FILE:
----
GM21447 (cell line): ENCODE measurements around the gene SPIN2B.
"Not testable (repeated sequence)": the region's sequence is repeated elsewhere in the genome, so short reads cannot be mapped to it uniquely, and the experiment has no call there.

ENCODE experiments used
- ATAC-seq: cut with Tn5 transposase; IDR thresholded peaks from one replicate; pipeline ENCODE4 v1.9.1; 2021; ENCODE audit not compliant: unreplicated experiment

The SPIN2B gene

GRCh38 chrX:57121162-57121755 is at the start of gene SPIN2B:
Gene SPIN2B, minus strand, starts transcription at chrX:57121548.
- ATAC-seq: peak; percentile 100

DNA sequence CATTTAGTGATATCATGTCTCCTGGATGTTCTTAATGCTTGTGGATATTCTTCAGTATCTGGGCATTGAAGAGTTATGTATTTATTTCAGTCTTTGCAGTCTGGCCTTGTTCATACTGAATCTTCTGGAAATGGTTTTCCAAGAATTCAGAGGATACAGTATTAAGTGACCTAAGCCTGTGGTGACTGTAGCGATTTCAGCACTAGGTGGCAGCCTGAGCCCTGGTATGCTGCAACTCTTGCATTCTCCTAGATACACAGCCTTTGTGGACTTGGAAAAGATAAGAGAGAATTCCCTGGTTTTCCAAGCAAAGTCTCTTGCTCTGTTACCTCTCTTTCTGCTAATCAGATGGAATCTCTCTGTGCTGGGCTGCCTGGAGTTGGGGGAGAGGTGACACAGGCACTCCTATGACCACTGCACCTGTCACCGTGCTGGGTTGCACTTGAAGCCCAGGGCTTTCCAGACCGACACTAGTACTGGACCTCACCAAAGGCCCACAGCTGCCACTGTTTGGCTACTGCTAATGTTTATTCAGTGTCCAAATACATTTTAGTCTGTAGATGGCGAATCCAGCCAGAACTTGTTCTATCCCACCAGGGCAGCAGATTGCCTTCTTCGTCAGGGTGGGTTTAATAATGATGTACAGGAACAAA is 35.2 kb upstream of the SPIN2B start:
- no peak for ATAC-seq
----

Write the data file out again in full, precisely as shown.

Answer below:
GM21447 (cell line): ENCODE measurements around the gene SPIN2B.
"Not testable (repeated sequence)": the region's sequence is repeated elsewhere in the genome, so short reads cannot be mapped to it uniquely, and the experiment has no call there.

ENCODE experiments used
- ATAC-seq: cut with Tn5 transposase; IDR thresholded peaks from one replicate; pipeline ENCODE4 v1.9.1; 2021; ENCODE audit not compliant: unreplicated experiment

The SPIN2B gene

GRCh38 chrX:57121162-57121755 is at the start of gene SPIN2B:
Gene SPIN2B, minus strand, starts transcription at chrX:57121548.
- ATAC-seq: peak; percentile 100

DNA sequence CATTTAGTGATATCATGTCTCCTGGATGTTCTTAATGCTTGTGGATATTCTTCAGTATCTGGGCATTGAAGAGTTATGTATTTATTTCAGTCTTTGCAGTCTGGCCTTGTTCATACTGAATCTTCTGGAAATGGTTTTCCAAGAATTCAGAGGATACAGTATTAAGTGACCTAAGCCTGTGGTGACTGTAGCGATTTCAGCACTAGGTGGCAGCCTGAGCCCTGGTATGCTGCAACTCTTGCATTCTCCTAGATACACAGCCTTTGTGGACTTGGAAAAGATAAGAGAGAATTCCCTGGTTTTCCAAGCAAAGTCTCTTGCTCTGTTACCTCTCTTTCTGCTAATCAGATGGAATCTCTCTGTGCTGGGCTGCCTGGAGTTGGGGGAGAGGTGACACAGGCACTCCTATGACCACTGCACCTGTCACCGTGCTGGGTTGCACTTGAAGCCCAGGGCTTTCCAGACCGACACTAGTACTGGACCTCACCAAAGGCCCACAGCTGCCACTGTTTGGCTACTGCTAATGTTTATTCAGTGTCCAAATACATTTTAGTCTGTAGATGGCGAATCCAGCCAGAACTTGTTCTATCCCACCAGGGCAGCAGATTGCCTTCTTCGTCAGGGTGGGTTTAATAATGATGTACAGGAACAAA is 35.2 kb upstream of the SPIN2B start:
- no peak for ATAC-seq